Despite touted improvements in workplace safety over time, occupational injuries remain a significant burden world-wide. In the changing economy, the organisation of work is influencing our understanding of workplace safety problems and their amelioration by creating challenges to accurate injury surveillance and research approaches. Further, work organisation factors and organisational decision-making can influence injury risk directly, but also through more insidious indirect channels.
The public health hierarchy of hazard control has long been a guiding principle for our occupational injury research and serving to focus research questions on the higher, more efficient tiers that are more likely to have lasting effects on larger populations of workers. While this approach serves to very appropriately direct attention away from a focus on individual worker behaviours, sometimes a focus on the control of hazards using this traditional prevention model can contribute to failure to consider broader root cause organisational factors.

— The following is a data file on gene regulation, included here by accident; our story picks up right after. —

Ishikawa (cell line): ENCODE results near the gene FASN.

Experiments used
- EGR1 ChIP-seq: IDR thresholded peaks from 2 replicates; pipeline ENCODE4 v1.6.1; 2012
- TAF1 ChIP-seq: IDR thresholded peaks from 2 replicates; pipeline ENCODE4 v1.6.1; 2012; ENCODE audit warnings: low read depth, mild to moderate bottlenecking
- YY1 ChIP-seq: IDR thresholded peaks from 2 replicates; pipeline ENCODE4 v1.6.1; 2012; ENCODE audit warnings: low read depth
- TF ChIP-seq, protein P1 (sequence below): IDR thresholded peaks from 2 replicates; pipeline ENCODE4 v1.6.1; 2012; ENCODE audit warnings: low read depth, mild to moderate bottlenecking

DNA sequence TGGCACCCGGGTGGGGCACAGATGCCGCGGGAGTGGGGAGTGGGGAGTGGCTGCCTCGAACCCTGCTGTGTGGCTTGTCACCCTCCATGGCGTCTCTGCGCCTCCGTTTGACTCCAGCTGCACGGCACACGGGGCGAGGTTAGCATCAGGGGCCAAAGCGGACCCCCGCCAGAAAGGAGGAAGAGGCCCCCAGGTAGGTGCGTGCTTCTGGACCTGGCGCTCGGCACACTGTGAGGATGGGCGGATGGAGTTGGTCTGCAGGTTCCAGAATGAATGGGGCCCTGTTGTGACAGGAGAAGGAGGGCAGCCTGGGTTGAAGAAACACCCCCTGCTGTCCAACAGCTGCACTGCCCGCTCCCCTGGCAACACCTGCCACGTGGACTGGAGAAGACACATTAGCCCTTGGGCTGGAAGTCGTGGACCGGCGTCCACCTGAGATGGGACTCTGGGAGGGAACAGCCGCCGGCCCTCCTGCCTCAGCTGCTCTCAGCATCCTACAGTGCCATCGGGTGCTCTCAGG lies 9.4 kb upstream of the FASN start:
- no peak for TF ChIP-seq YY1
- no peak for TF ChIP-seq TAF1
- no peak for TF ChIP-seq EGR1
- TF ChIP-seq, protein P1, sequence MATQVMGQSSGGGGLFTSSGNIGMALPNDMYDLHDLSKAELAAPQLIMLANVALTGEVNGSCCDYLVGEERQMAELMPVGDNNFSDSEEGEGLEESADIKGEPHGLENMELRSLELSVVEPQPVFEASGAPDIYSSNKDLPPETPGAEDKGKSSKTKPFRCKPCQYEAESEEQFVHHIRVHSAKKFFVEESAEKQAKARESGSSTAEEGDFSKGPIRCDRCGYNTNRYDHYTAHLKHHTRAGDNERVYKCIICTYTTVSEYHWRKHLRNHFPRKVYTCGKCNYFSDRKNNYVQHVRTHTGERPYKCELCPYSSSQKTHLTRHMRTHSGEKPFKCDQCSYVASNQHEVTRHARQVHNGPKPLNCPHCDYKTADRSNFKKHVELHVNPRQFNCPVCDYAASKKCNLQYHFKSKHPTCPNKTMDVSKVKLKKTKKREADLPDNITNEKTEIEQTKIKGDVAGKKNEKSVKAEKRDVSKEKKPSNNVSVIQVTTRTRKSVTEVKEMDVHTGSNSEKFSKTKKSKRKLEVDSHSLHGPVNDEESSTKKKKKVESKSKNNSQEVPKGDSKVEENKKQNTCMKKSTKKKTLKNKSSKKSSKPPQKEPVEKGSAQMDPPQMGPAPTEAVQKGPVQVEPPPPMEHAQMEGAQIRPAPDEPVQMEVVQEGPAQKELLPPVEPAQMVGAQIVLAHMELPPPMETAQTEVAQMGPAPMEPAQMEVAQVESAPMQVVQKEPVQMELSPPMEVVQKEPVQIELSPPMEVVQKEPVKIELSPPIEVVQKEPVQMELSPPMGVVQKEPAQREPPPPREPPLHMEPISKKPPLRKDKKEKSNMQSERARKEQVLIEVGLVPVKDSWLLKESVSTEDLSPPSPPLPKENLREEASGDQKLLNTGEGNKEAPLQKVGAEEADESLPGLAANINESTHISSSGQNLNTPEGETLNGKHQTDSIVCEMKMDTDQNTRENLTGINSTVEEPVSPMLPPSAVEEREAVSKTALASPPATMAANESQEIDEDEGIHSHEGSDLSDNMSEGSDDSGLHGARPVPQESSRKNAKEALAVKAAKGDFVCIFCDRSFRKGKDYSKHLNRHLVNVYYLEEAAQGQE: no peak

Using examples from empirical work, we describe important organisational factors that ultimately influenced worker safety and well-being. These structural processes were not always included in our original variables of interest, but were identified as we sought to improve our understanding of the context in which workers of interest were being injured. A variety of qualitative methods provided insight into our original quantitative analyses. The examples demonstrate the importance of careful consideration of downstream effects of organisational decisions on worker safety.
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